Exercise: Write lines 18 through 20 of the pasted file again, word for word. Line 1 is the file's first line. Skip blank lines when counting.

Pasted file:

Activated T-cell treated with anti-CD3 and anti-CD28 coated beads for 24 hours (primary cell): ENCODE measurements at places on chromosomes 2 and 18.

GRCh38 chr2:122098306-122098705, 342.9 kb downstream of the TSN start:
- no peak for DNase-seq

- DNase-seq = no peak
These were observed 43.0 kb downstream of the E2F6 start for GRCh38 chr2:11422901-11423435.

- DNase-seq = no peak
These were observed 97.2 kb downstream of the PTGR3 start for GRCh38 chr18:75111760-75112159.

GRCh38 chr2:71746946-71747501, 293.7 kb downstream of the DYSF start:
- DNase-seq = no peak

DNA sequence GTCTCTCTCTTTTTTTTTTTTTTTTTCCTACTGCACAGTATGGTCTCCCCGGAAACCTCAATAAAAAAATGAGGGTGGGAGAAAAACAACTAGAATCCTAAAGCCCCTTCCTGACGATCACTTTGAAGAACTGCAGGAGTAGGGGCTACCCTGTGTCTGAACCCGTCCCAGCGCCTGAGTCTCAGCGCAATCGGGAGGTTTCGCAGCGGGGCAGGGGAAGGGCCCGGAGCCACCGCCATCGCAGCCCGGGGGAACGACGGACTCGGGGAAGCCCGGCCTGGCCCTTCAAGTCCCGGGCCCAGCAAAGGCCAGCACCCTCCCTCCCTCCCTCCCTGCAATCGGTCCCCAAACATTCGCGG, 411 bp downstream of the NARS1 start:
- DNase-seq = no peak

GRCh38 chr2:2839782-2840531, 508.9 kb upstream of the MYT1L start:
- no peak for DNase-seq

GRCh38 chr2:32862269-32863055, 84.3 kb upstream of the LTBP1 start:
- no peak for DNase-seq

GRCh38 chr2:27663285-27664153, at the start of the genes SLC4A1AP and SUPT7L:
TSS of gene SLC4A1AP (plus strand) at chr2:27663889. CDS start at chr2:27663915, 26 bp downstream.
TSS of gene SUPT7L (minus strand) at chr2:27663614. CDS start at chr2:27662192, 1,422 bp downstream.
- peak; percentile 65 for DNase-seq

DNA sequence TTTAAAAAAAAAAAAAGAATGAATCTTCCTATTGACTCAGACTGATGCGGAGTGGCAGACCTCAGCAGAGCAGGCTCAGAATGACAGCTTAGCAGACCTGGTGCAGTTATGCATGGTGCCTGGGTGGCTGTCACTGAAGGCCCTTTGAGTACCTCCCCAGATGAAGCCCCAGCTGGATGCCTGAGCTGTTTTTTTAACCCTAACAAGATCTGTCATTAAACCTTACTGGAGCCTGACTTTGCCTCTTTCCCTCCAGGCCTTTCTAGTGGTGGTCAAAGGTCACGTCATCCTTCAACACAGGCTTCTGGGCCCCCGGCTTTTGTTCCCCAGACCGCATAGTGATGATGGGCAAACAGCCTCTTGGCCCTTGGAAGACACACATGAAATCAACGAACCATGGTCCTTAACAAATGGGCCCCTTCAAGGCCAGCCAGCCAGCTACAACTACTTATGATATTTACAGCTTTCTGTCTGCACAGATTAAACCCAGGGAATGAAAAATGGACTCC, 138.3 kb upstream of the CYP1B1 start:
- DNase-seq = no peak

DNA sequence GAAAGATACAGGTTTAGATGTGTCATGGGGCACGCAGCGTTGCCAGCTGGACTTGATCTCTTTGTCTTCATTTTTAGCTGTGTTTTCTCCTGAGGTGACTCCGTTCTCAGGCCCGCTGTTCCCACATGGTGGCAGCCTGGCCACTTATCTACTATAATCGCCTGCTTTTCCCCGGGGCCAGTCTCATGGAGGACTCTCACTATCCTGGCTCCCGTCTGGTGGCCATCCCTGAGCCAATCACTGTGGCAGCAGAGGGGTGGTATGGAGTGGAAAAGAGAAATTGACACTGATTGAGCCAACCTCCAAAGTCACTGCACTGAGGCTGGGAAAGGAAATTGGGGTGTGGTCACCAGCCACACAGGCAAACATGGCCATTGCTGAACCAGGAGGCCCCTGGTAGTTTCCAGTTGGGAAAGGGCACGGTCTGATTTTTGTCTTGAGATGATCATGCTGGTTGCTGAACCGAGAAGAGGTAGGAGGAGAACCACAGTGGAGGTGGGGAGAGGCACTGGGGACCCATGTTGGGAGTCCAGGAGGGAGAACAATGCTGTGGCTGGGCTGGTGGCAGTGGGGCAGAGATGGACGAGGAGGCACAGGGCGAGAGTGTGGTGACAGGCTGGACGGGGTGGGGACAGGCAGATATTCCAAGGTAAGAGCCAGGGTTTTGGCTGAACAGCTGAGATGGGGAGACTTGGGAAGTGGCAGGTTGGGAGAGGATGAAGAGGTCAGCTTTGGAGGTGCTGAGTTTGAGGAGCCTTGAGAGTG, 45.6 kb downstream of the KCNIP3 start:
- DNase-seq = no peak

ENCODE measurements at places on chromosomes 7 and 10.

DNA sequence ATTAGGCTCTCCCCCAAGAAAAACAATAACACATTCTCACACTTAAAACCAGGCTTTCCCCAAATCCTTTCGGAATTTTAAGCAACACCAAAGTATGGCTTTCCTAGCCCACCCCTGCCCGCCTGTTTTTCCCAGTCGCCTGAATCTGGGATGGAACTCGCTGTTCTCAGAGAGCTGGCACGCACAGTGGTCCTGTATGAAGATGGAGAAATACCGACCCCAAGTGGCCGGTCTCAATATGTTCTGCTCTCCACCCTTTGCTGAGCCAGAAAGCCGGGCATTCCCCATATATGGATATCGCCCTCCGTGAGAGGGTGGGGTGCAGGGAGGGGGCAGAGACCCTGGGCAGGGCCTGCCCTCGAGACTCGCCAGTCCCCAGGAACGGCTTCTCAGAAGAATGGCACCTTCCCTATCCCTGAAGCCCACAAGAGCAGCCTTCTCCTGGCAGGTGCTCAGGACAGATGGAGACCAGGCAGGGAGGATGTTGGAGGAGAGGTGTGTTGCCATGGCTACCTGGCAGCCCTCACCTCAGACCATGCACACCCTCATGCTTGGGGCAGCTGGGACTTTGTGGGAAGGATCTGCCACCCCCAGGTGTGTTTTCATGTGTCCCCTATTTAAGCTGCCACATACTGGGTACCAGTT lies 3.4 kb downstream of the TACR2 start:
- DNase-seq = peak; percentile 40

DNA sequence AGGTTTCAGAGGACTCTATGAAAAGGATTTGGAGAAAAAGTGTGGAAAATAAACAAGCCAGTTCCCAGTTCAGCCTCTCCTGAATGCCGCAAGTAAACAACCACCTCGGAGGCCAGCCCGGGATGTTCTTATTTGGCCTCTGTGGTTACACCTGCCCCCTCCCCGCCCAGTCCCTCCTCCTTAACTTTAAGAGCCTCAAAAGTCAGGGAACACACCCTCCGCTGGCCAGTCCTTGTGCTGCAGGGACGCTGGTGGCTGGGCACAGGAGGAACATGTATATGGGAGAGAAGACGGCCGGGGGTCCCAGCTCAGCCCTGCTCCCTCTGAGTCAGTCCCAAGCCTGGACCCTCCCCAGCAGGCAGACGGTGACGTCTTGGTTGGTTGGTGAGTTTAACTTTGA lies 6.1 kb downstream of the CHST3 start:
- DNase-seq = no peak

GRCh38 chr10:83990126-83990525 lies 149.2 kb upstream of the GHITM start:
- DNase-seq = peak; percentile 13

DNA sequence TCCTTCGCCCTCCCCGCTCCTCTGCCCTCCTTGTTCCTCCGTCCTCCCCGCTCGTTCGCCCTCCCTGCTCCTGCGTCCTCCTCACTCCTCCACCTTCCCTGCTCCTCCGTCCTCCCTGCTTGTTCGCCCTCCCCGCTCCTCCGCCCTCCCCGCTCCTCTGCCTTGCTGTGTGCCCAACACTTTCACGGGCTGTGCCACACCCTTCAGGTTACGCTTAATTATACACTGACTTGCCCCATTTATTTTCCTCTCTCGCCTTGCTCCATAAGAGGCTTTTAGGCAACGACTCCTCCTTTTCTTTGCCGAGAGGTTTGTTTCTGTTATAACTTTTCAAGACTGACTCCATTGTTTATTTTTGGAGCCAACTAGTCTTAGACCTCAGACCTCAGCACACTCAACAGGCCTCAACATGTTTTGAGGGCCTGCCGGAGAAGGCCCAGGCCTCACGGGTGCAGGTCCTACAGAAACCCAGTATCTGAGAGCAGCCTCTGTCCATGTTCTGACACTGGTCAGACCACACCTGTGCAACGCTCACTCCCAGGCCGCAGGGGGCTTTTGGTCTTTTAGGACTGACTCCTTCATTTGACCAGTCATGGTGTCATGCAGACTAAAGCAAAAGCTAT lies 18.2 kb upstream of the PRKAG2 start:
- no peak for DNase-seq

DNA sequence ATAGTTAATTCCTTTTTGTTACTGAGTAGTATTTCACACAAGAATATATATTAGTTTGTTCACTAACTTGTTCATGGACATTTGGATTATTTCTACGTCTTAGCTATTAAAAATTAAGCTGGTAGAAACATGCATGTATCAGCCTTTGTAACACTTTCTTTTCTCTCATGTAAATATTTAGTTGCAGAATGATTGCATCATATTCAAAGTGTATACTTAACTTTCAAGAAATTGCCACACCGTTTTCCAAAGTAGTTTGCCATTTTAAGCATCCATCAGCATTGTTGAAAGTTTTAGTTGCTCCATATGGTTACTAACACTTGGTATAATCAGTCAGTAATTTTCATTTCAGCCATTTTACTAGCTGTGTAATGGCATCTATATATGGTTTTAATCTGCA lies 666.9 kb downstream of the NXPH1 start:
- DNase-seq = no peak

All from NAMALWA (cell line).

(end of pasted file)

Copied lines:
TSS of gene SUPT7L (minus strand) at chr2:27663614. CDS start at chr2:27662192, 1,422 bp downstream.
- peak; percentile 65 for DNase-seq

DNA sequence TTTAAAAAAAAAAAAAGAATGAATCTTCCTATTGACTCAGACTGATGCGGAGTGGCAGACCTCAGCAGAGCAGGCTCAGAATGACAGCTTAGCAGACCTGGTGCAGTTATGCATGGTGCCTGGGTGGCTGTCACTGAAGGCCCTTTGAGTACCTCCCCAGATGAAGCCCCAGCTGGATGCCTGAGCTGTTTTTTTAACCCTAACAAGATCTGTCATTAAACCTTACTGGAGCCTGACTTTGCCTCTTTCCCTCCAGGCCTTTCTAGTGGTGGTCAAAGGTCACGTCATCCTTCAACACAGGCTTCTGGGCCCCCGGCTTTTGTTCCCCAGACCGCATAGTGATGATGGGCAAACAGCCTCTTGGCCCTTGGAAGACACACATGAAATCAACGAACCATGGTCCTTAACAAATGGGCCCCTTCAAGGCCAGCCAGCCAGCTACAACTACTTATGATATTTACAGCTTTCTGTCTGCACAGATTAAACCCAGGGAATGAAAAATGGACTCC, 138.3 kb upstream of the CYP1B1 start: